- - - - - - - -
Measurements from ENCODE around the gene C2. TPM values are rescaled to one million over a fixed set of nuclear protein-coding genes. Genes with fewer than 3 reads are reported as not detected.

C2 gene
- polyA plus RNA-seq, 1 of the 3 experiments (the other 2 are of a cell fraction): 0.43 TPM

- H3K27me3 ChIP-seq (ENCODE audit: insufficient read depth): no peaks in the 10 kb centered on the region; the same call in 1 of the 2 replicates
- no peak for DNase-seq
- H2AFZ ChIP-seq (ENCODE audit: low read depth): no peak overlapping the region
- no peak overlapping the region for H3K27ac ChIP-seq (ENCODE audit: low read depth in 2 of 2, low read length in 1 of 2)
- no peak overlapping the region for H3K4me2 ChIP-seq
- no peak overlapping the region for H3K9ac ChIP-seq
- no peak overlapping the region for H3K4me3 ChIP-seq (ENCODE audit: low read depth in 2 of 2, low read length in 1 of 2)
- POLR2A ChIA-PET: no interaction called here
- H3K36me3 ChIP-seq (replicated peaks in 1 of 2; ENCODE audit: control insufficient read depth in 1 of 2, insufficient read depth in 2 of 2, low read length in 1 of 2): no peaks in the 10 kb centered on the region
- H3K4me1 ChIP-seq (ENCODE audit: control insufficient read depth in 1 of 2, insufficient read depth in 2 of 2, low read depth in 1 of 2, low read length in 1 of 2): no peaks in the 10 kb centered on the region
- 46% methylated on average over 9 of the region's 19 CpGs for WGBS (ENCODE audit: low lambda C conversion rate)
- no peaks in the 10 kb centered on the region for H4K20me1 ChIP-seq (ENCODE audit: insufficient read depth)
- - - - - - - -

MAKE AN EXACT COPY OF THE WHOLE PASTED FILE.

Measurements from ENCODE around the gene C2. TPM values are rescaled to one million over a fixed set of nuclear protein-coding genes. Genes with fewer than 3 reads are reported as not detected.

C2 gene
- polyA plus RNA-seq, 1 of the 3 experiments (the other 2 are of a cell fraction): 0.43 TPM

- H3K27me3 ChIP-seq (ENCODE audit: insufficient read depth): no peaks in the 10 kb centered on the region; the same call in 1 of the 2 replicates
- no peak for DNase-seq
- H2AFZ ChIP-seq (ENCODE audit: low read depth): no peak overlapping the region
- no peak overlapping the region for H3K27ac ChIP-seq (ENCODE audit: low read depth in 2 of 2, low read length in 1 of 2)
- no peak overlapping the region for H3K4me2 ChIP-seq
- no peak overlapping the region for H3K9ac ChIP-seq
- no peak overlapping the region for H3K4me3 ChIP-seq (ENCODE audit: low read depth in 2 of 2, low read length in 1 of 2)
- POLR2A ChIA-PET: no interaction called here
- H3K36me3 ChIP-seq (replicated peaks in 1 of 2; ENCODE audit: control insufficient read depth in 1 of 2, insufficient read depth in 2 of 2, low read length in 1 of 2): no peaks in the 10 kb centered on the region
- H3K4me1 ChIP-seq (ENCODE audit: control insufficient read depth in 1 of 2, insufficient read depth in 2 of 2, low read depth in 1 of 2, low read length in 1 of 2): no peaks in the 10 kb centered on the region
- 46% methylated on average over 9 of the region's 19 CpGs for WGBS (ENCODE audit: low lambda C conversion rate)
- no peaks in the 10 kb centered on the region for H4K20me1 ChIP-seq (ENCODE audit: insufficient read depth)